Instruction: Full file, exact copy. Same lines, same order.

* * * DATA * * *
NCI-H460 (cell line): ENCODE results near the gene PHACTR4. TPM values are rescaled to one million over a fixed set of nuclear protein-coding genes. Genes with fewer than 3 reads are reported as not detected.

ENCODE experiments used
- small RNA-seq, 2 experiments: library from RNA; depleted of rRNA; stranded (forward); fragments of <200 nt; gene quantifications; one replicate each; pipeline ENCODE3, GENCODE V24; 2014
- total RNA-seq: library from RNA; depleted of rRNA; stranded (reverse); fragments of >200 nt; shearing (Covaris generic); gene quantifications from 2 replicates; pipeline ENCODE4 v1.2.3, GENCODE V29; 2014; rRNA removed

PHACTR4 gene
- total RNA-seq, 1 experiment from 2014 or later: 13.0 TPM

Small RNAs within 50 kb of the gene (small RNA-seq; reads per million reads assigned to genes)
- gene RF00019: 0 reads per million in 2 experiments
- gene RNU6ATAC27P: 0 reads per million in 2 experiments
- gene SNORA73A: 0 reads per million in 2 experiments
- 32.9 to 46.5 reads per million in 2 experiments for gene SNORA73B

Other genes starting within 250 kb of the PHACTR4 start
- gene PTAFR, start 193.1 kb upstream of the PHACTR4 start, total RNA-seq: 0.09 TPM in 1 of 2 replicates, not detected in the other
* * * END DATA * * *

NCI-H460 (cell line): ENCODE results near the gene PHACTR4. TPM values are rescaled to one million over a fixed set of nuclear protein-coding genes. Genes with fewer than 3 reads are reported as not detected.

ENCODE experiments used
- small RNA-seq, 2 experiments: library from RNA; depleted of rRNA; stranded (forward); fragments of <200 nt; gene quantifications; one replicate each; pipeline ENCODE3, GENCODE V24; 2014
- total RNA-seq: library from RNA; depleted of rRNA; stranded (reverse); fragments of >200 nt; shearing (Covaris generic); gene quantifications from 2 replicates; pipeline ENCODE4 v1.2.3, GENCODE V29; 2014; rRNA removed

PHACTR4 gene
- total RNA-seq, 1 experiment from 2014 or later: 13.0 TPM

Small RNAs within 50 kb of the gene (small RNA-seq; reads per million reads assigned to genes)
- gene RF00019: 0 reads per million in 2 experiments
- gene RNU6ATAC27P: 0 reads per million in 2 experiments
- gene SNORA73A: 0 reads per million in 2 experiments
- 32.9 to 46.5 reads per million in 2 experiments for gene SNORA73B

Other genes starting within 250 kb of the PHACTR4 start
- gene PTAFR, start 193.1 kb upstream of the PHACTR4 start, total RNA-seq: 0.09 TPM in 1 of 2 replicates, not detected in the other